Nokia Corp. (NYSE: NOK) has not achieved the success it wants in the smartphone market. Now it is hoping its new and special TV service (better known to broadcasters as the catch-up service) will help put it back in the game.
This special application is designed for the Lumia smartphone series and will let users browse a TV guide in real-time and watch programs on their devices. The Nokia TV service will be made available in Finland in the coming weeks.
After rolling out Lumias powered by the Microsoft Windows operating system, Nokia is trying to earn brownie points by offering special applications for the new devices. Nokia has released few details about the TV service, but it is clear that, in addition to watching programs, Lumia users will be able to access information such as program flow and comments made by people about the programs.
One important point to note is that the TV shows will be streamed only after they have been aired. This means watching live programs will not be possible on these phones. Also, no registration will be required to stream content.
Mika Suomela, head of TV and video at Nokia, said Nokia TV will not be positioned to jeopardize broadcasters' Internet TV businesses. On the contrary, it will support them.
What are the chances of Nokia TV pulling the company into contention in the smartphone market? I came up with six points about the critical issues that may make the idea a success. However, elements of the six points could make the idea a failure.
- Torture on-the-go: How many of us would settle for watching our favorite soap on a tiny phone screen? I am not a TV addict, but most times when I indulge in TV watching, I prefer to sit back on a sofa in front of a big screen. Trying to focus on a smartphone screen to watch television is more like Chinese torture than entertainment to me. But then, there are people who would appreciate the opportunity to watch TV whenever they like. For this group, Nokia TV may balance accessibility with comfort.
- Changes in TV consumption: Most people spend their day at work and reserve TV time for when they are at home. The success of Nokia TV -- and competing products -- will require a dramatic change in the way people watch TV and entertain themselves. Will this be possible? We simply do not have the time to watch TV on a mobile device during the workweek. We are either at work tapping keys or at home looking after our kids and doing household chores. How many of us actually have the time to watch TV on a mobile phone? Here is one quick answer: The mobile generation does. Also, that train or bus ride home may offer the perfect opportunity for a quick TV snack.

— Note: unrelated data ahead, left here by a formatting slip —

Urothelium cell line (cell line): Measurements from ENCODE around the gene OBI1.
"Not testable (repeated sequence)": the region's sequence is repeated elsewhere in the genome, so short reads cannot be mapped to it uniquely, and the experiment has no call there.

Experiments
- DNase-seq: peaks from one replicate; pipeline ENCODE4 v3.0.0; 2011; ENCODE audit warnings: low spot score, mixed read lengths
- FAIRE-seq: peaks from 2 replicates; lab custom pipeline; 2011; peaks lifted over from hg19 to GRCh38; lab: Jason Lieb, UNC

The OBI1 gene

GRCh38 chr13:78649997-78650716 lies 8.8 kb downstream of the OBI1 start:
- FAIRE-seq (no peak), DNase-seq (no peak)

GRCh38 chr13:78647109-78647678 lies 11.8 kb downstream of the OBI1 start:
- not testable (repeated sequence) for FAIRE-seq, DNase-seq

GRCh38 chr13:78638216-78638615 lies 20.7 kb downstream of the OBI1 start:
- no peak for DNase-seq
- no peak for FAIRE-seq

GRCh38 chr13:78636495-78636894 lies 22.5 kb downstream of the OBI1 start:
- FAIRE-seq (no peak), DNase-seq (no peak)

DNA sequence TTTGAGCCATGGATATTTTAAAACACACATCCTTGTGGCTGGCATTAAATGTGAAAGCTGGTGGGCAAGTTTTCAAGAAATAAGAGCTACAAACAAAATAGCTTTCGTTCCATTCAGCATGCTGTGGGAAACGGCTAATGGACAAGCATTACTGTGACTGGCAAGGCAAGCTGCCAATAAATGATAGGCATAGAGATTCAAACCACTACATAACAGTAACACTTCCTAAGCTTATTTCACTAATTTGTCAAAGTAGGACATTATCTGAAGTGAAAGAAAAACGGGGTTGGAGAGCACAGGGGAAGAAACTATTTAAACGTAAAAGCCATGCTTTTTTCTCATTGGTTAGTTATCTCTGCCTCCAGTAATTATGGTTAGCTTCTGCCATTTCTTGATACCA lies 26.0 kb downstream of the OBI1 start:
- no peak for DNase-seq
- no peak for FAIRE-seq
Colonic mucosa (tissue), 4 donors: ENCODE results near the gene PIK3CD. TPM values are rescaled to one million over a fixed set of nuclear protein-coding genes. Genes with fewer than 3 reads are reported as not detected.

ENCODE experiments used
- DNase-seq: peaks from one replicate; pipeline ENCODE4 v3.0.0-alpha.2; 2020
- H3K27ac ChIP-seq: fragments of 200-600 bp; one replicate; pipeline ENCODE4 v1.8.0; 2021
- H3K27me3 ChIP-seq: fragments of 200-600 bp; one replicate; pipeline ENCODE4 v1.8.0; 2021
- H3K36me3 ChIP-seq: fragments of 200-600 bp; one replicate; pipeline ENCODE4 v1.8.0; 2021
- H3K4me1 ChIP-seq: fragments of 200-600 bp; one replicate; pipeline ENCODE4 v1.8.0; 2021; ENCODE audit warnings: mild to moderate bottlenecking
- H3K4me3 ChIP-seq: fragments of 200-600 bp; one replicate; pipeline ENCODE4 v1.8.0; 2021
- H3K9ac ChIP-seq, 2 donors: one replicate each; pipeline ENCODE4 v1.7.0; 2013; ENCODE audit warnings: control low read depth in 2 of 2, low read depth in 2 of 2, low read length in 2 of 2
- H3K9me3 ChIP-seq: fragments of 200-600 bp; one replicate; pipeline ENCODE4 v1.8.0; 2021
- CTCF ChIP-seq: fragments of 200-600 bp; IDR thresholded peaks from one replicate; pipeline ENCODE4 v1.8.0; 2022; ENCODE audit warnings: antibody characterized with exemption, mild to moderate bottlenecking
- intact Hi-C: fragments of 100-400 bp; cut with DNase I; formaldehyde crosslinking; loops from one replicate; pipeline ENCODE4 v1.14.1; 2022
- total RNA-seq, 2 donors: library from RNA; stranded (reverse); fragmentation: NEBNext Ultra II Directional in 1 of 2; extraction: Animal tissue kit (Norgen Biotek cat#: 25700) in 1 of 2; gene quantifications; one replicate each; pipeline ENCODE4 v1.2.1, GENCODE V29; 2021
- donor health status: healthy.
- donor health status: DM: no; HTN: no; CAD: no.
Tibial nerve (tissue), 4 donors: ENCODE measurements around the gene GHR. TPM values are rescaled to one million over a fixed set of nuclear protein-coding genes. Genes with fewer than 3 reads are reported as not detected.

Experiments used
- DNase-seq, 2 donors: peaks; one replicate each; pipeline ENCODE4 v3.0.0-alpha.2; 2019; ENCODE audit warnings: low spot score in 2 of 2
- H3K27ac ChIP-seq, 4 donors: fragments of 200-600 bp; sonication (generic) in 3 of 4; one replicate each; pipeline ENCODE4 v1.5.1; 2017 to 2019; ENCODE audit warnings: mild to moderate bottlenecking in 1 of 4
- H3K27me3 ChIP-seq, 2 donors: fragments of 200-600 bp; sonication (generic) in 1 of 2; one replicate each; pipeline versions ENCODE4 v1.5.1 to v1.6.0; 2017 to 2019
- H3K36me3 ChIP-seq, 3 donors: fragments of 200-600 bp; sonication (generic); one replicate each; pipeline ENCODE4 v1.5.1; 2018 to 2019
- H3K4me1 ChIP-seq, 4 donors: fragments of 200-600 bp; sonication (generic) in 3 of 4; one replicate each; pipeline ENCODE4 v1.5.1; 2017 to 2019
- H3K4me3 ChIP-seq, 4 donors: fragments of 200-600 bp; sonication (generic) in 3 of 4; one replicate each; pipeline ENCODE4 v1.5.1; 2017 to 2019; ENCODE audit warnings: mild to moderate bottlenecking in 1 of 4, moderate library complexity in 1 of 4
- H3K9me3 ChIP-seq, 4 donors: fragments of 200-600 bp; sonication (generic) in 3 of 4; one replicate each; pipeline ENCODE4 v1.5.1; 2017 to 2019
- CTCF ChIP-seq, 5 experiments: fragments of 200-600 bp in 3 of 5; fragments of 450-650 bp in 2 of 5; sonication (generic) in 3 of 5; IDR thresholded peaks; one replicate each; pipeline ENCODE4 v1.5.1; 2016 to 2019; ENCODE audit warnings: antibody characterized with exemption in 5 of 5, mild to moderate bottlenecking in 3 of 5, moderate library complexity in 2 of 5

- Paying more: Streaming TV content on a mobile phone can burn out your monthly data allowance very quickly. We prefer to use our data quota searching for information on the Web, checking emails, etc. A couple of gigabytes per month should be more than enough for that. Streaming TV content to a mobile phone will require a much larger data quota, which will cost more. Are you willing to pay more for a service like Nokia TV? Is it really worth it? This is where unlimited use can be useful, but service providers are running away from this. Eventually, they will have to re-embrace this, but not before squeezing more money out of consumers. This may be a major roadblock for Nokia TV.
- Power squeeze: Streaming applications on a phone can shorten battery life dramatically. Using video and audio decoders requires quite a bit of processing power and can cause a phone battery to go flat much sooner than normal. Most people want to use battery life for receiving and making calls on a smartphone (no matter how smart it is). Is this trend likely to change? Does the Lumia offer a significantly improved battery life to compensate for the extra power Nokia TV will require? This major hurdle has no immediate solution. Until remote or wireless charging becomes possible, Nokia TV may see only limited use on the Lumia.
- Supplying content: Different countries have different regulations on the distribution and recording of TV content. Will Nokia TV be able to capture a sizable international market despite these different practices? It may work in harmony with the regulations in Finland, but how about the rest of the world? Furthermore, will content providers embrace the new service?
- Getting past the competition: Many streaming sites on the Web today offer the same service as Nokia TV. How will Nokia differentiate its service enough to make it successful? What is the advantage of using Nokia TV, rather than a streaming service on the Web that can also be easily accessed from any smartphone today? Nokia has to make its service stand out from the competition, and that's not a minor challenge. The details yet to be released will determine the strength of the offering relative to the competition.
Do you think Nokia TV will rock the world as much as Nokia thinks it will? Can it provide the smartphone market leverage the company desperately needs?